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smartphone:see cellular telephonecellular telephone
or cellular radio,
telecommunications system in which a portable or mobile radio transmitter and receiver, or "cellphone," is linked via microwave radio frequencies to base transmitter and receiver stations that connect the user to a conventional
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smartphoneA combination cellphone and handheld computer that created the greatest tech revolution since the Internet. A smartphone can do everything a personal computer can do, and because of its mobility, much more. Although screen size is a limitation, the increasingly higher resolutions make viewing pleasurable (see phablet), and voice recognition can eliminate some of the typing.
A smartphone combines a cellphone with e-mail and Web, music and movie player, camera, camcorder, GPS navigation, voice recorder, alarm clock, flashlight, photo album, address book and a lot more. It is also a personal assistant that delivers information and answers questions about almost everything (see virtual assistant). A lot more personal than a personal computer, a smartphone is generally within reach at all times.
Apps, Apps and More Apps
Like any computer, what gives life to the hardware is the software, and there are hundreds of thousands of mobile applications, both free and paid (see online app store). However, there are often dozens of apps offering nearly identical functions. All apps are created for both iPhones and Androids and sometimes for Windows phones. New BlackBerry apps are rare. See how to select a mobile device, smartphone features, smartphone operating system and cellphones vs. smartphones.
A Dumb Phone and Smart Everything Else
Ironically, the least spectacular thing about a smartphone is the phone. A smartphone can cut out and drop calls like any cellphone, and the more users within a cell tower's reach at a given moment, the more interruptions are likely.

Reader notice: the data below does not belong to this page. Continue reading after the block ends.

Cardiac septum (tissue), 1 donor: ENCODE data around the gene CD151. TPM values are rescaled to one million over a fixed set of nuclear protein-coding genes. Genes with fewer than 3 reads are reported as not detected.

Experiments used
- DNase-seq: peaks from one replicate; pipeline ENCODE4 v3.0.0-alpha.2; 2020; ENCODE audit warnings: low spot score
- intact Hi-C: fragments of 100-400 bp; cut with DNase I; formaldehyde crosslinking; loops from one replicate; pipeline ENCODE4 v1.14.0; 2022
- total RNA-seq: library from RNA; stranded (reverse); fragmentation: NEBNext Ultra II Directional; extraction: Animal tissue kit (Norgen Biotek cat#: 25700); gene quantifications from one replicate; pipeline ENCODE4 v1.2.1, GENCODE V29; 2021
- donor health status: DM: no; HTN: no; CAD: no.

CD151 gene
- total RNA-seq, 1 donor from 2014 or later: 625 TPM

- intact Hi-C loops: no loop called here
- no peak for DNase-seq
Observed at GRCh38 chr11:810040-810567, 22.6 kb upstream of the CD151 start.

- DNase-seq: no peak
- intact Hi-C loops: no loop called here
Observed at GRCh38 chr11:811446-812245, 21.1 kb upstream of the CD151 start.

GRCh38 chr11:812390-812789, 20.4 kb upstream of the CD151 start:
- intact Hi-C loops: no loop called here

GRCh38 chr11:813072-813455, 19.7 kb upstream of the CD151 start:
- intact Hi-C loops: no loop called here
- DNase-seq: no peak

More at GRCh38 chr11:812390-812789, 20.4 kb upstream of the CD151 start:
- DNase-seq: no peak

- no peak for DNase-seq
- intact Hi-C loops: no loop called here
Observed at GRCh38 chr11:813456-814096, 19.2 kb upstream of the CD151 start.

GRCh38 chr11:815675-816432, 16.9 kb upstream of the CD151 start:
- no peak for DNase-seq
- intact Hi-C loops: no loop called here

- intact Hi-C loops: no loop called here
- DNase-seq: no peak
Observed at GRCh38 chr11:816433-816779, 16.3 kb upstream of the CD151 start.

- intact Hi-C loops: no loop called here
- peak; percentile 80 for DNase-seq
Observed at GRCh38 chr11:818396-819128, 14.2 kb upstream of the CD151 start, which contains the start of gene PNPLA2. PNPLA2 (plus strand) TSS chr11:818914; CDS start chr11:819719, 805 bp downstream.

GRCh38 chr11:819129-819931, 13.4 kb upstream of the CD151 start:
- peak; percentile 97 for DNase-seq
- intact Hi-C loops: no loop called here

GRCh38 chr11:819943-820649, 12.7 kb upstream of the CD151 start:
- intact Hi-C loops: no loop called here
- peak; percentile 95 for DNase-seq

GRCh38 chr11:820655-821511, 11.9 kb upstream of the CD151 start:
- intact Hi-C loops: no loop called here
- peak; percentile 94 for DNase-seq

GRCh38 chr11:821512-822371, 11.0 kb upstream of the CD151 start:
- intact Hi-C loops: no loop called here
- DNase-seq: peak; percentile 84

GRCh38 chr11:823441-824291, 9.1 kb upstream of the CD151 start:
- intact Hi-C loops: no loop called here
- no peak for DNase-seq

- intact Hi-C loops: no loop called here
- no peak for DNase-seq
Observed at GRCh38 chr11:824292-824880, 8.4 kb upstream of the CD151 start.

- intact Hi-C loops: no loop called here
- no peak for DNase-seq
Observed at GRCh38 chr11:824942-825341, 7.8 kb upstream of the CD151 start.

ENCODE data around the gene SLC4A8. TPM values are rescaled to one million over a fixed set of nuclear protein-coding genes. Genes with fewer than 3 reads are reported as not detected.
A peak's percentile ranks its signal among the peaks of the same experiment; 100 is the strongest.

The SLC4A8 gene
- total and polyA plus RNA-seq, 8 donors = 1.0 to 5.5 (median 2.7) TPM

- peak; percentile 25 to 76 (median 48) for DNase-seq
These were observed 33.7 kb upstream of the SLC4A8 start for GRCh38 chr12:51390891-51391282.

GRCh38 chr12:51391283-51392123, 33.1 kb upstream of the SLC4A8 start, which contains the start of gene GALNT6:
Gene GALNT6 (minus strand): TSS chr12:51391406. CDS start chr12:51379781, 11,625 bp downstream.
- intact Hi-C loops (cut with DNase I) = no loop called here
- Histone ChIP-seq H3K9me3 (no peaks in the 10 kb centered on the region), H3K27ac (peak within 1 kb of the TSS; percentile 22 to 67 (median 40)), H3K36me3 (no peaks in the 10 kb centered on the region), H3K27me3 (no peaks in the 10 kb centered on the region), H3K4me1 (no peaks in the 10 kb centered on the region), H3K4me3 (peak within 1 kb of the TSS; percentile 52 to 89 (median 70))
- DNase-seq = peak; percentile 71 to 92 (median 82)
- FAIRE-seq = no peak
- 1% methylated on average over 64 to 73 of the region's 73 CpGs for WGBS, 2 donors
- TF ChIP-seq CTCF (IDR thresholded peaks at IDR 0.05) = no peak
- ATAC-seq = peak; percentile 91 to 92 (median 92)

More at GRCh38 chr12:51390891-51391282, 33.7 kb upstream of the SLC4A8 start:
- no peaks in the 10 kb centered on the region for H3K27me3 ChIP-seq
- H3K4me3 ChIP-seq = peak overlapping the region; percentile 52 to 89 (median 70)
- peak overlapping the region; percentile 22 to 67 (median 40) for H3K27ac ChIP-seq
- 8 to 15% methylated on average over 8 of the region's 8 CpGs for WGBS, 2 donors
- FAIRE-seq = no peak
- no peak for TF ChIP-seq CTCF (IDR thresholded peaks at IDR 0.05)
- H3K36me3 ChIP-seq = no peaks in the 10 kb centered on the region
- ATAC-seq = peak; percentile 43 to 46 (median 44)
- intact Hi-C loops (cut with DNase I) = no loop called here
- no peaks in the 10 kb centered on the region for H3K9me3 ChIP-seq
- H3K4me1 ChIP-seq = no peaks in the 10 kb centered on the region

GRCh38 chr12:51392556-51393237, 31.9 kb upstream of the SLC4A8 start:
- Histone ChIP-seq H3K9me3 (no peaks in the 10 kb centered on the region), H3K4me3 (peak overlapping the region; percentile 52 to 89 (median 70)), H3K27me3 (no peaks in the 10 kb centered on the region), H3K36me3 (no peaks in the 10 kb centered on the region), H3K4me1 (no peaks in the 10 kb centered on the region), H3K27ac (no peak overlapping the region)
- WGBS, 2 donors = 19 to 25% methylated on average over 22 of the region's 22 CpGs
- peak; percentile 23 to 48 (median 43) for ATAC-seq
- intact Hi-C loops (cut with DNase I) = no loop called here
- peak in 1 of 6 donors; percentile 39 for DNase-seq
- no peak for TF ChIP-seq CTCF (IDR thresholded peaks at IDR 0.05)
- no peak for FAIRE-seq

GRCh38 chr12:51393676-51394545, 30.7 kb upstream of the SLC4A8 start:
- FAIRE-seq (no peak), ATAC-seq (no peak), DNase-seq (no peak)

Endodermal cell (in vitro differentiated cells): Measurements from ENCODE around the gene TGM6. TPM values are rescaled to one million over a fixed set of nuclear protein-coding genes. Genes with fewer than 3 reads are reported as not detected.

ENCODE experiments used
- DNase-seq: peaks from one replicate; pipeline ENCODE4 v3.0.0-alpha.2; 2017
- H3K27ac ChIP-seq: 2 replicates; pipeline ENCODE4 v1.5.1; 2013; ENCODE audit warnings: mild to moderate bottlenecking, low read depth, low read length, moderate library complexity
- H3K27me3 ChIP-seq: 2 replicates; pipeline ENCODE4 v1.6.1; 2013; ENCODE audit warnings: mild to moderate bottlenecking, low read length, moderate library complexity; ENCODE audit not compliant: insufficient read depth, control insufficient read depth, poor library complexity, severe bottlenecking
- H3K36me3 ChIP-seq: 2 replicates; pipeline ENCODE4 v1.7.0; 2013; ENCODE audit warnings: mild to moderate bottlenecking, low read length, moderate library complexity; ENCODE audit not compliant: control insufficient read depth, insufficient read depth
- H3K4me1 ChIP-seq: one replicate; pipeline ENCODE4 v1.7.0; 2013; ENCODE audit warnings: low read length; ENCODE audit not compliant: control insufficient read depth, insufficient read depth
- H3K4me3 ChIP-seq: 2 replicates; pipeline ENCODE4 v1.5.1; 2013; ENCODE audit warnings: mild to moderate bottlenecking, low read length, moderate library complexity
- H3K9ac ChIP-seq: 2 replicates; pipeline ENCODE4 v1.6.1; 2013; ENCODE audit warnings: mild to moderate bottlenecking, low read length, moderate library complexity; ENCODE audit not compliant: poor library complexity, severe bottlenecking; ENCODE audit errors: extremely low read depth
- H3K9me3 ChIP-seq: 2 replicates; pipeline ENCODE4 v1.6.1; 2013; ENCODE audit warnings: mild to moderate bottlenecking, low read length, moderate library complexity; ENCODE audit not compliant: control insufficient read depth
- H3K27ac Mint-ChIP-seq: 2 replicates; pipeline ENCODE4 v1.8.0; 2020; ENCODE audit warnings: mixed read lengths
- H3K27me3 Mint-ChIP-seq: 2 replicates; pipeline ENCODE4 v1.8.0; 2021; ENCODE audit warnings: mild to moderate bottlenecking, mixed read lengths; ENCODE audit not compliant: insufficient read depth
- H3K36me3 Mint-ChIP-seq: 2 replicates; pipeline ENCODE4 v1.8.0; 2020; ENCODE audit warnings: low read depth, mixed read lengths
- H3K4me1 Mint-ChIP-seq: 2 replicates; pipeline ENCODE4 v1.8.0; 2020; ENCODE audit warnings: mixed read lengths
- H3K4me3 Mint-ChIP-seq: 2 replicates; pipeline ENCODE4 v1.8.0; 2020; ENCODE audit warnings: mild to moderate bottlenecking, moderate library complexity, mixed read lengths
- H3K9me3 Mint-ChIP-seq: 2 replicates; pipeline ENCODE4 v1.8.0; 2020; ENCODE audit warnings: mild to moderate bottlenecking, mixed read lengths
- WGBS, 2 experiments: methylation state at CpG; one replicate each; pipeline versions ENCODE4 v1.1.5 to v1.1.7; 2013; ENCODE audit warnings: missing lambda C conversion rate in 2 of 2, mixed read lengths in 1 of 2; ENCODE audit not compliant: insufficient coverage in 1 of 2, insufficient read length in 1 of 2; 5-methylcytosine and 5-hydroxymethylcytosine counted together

In 1994, IBM and BellSouth introduced the heavy and pricey Simon Personal Communicator, a phone/PDA touted as the first smartphone (see personal communicator). Amassing a large audience in the 2000s, BlackBerry became the popular corporate smartphone; however, in 2007, the iPhone changed the industry forever. See iPhone, Android, BlackBerry, Windows Phone, Symbian, feature phone and smartphone keyboard. See also smart TV.
|These models were some of the first smartphones on the market. Both iPhones and Windows have consistent user interfaces; however, Android manufacturers often add their own interface features. In its heyday, the BlackBerry's physical keyboard was its trademark.|
|A Double Touchscreen Smartphone|
|With an LCD in front and E Ink screen in back, YotaPhone batteries last up to five days in E Ink mode, and it is the only smartphone visible in bright sunlight. See E Ink.|
|A Modular Smartphone|
|In 2016, Motorola introduced its Moto Z family of modular phones. Snap-ons add high-fidelity speakers, a pico projector or, as in this example, a professional Hasselblad camera. See Moto Z. (Image courtesy of Motorola Mobility LLC, www.motorola.com)|
|One of the First|
|In 2002, this Palm Treo ran the popular Palm PDA application along with e-mail and Web browsing. See Palm. (Image courtesy of Palm, Inc.)|